Tommy Sugiarto struck a blow for the older generation of Men’s Singles players, overcoming younger compatriot Jonatan Christie to make the final of the VICTOR Korea Open 2018 today.
Sugiarto, 30, nine years senior to Christie, used his experience to thwart the recent Asian Games champion in straight games, 21-13 22-20, providing a twist to the narrative of recent months which has been dominated by the emergence of a new generation of champions. Sugiarto will face Chinese Taipei’s Chou Tien Chen in tomorrow’s final.
The soft-spoken Sugiarto (featured image) acknowledged he’d made a point by making the final:
“I’m happy I beat the Asian Games champion – I couldn’t represent Indonesia at the Games, but at least now I can try to win this title for Indonesia. We know each other well. Obviously I won because of my experience, but more than beating him, I’m happy that Indonesia is in the final.”
He faces Chou Tien Chen, who made his fifth final of the year after an entertaining battle with Japan’s Kenta Nishimoto, 19-21 21-18 21-14.
Chou did well to keep his head despite losing a fair lead in the second game – at 18-all it could’ve gone either way, but once Chou had it wrapped up, Nishimoto suffered a crisis as his opponent strung up a 9-0 lead in the third.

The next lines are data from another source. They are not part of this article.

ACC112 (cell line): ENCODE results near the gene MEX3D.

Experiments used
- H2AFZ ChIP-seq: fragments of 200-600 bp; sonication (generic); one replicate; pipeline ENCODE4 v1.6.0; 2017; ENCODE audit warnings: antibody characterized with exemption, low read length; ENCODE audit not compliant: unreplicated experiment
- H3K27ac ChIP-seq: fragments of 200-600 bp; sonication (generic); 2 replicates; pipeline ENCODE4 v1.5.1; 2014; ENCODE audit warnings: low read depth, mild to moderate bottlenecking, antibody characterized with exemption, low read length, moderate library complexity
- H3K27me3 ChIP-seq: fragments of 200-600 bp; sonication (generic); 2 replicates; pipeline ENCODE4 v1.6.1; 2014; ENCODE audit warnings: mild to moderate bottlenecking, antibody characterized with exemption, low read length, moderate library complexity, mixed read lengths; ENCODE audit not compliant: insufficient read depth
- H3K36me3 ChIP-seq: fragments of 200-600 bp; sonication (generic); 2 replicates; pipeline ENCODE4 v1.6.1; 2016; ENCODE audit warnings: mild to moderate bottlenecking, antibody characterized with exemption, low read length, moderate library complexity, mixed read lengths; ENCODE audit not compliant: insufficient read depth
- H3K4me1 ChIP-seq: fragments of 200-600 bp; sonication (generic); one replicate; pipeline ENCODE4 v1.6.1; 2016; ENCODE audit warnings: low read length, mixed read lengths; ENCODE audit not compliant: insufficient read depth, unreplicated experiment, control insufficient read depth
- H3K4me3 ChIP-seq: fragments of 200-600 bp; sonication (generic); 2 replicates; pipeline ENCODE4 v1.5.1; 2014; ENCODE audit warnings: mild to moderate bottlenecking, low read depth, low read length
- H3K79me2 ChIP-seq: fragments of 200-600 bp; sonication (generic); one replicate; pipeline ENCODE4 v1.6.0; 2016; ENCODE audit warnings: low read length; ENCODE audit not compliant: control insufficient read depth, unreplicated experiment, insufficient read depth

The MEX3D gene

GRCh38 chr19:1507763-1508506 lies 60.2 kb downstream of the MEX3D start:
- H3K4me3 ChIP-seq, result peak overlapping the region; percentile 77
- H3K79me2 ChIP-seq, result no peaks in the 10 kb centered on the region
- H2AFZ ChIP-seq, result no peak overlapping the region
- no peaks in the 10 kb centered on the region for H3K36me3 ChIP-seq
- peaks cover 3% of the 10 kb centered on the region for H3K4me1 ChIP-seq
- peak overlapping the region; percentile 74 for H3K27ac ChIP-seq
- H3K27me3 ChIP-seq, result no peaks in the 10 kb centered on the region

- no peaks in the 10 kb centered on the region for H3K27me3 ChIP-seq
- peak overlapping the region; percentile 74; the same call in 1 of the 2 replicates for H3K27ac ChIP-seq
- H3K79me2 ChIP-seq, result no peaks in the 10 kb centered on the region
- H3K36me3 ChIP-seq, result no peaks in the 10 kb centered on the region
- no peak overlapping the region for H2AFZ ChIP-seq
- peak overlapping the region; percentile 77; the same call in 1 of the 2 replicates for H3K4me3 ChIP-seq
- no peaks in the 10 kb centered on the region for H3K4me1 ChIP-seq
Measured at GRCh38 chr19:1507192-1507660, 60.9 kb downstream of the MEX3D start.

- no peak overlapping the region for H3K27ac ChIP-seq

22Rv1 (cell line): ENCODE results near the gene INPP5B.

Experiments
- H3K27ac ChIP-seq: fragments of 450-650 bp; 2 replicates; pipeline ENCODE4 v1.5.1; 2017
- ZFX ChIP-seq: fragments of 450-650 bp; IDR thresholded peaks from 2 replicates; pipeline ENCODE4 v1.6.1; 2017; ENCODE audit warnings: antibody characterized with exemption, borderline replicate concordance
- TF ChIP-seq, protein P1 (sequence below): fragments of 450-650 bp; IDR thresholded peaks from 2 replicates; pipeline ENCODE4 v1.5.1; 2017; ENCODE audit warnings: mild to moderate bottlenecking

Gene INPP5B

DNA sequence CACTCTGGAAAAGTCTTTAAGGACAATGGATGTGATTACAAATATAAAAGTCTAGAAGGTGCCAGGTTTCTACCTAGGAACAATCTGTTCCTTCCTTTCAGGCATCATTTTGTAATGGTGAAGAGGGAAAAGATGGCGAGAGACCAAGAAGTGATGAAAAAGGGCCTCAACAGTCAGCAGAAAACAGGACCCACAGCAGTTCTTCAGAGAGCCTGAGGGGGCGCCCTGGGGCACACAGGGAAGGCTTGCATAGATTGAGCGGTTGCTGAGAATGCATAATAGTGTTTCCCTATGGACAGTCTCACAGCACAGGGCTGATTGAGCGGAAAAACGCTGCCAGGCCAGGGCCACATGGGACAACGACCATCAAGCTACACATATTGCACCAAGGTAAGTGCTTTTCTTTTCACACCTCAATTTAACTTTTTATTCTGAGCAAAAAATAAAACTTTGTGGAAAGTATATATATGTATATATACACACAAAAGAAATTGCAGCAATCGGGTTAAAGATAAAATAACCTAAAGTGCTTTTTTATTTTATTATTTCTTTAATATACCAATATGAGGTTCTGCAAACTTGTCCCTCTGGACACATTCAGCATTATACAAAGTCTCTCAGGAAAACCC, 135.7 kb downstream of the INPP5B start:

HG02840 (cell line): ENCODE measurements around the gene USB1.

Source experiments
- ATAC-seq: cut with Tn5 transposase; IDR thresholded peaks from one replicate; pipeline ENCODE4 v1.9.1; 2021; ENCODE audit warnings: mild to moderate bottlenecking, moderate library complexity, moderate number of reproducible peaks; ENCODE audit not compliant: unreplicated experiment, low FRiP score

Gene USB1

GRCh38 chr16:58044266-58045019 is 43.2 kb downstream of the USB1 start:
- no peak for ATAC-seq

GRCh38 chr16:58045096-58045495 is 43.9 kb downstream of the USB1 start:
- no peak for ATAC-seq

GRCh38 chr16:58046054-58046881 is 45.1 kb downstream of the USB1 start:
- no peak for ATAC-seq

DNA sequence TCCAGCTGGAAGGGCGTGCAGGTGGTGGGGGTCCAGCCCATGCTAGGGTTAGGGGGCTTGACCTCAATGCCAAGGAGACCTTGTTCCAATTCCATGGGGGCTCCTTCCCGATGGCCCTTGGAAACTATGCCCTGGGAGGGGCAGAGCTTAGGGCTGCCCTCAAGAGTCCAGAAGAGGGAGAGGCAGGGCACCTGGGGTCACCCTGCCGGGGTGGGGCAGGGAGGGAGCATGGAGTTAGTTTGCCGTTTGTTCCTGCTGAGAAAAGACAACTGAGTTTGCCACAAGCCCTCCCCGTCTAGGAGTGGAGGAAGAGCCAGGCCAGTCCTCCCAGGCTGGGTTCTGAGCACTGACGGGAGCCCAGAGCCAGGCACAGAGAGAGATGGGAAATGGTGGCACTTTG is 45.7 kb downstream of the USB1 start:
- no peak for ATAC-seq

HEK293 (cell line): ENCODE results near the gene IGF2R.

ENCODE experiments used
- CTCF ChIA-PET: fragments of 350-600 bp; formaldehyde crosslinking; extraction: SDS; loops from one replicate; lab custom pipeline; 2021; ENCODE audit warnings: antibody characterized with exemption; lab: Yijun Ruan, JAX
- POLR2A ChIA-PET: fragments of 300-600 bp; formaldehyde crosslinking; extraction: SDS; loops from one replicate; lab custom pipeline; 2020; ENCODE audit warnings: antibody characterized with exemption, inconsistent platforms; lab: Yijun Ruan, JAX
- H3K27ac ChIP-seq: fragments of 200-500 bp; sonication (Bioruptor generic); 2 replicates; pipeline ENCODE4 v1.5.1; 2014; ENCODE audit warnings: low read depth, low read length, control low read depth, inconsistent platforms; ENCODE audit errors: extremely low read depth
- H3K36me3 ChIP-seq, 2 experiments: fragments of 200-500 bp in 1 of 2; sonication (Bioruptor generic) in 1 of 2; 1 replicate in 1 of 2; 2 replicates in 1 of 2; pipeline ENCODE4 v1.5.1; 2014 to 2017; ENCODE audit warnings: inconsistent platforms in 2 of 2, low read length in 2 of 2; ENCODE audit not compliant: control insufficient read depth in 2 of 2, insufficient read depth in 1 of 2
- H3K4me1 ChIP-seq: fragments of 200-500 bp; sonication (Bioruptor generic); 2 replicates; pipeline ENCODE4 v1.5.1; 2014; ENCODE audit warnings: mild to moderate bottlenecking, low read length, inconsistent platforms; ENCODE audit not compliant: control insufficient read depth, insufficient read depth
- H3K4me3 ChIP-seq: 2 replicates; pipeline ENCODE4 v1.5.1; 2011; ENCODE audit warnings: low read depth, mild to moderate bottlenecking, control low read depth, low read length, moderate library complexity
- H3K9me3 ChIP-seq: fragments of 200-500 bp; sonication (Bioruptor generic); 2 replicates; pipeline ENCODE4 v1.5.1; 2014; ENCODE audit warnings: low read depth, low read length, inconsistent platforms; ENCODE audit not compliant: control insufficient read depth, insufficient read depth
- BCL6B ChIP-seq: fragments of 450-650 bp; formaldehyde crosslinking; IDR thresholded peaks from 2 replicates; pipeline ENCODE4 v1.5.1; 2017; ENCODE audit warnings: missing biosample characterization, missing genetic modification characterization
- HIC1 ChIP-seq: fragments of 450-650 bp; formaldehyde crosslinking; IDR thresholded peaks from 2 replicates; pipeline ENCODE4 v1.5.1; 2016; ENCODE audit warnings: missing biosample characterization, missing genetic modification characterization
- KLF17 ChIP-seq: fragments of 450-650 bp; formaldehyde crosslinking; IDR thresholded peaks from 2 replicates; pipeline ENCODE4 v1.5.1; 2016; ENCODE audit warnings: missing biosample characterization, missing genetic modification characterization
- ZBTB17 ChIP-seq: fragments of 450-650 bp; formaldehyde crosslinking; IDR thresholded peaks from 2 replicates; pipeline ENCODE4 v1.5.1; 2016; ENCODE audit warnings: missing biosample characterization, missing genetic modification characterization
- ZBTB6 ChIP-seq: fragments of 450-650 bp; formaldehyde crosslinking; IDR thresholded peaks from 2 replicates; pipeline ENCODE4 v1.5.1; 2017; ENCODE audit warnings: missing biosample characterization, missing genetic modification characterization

“The conditions were difficult, so we had to focus,” said Chou. “It was a really hard game. I pushed hard on every point. I’m happy with the way I’ve played. It’s been tough with several tournaments this season. My coach in high school was Indonesian, so I have no particular problems playing Indonesians. They are quite skilful, so I will need to focus for tomorrow.”
Japan have two titles in the bag and will vie for a third. Apart from Men’s Singles, the only other category to evade them was Mixed Doubles, which will see Denmark’s Mathias Christiansen/Christinna Pedersen take on Chinese young guns He Jiting/Du Yue.
He and Du crushed Thailand’s Dechapol Puavaranukroh/Sapsiree Taerattanachai, 21-19 21-11, while Christiansen and Pedersen needed three games to prevail over local hopes Seo Seung Jae/Chae Yujung.
After losing a tight first game, the Danes readjusted technically, with Pedersen being instructed by coach Kenneth Jonassen to hold herself back, mentally, for the deceptive flicks from the net.
“I had a feeling in the beginning that I was a bit too close at the net, and they were a bit too tricky for me, showing they wanted to play short and then pushing it,” said Pedersen. “So we talked about, of course, to be ready at the net, but still be aware that they could push it. That small thing from Kenneth helped me a lot, I felt much more comfortable playing at the net from then on. I was holding back, particularly in my mind. You couldn’t see it from where I stood, but in my mind I was covering it a bit away from the net.
“The match was difficult as expected. They did a good job from the start. I was struggling with my rhythm, but we fought back and we’re proud of this victory. It would be a dream to get one more title. I’m happy that we are in one more final. We haven’t been playing a year together, and we’re already in a final, I’m proud of that.”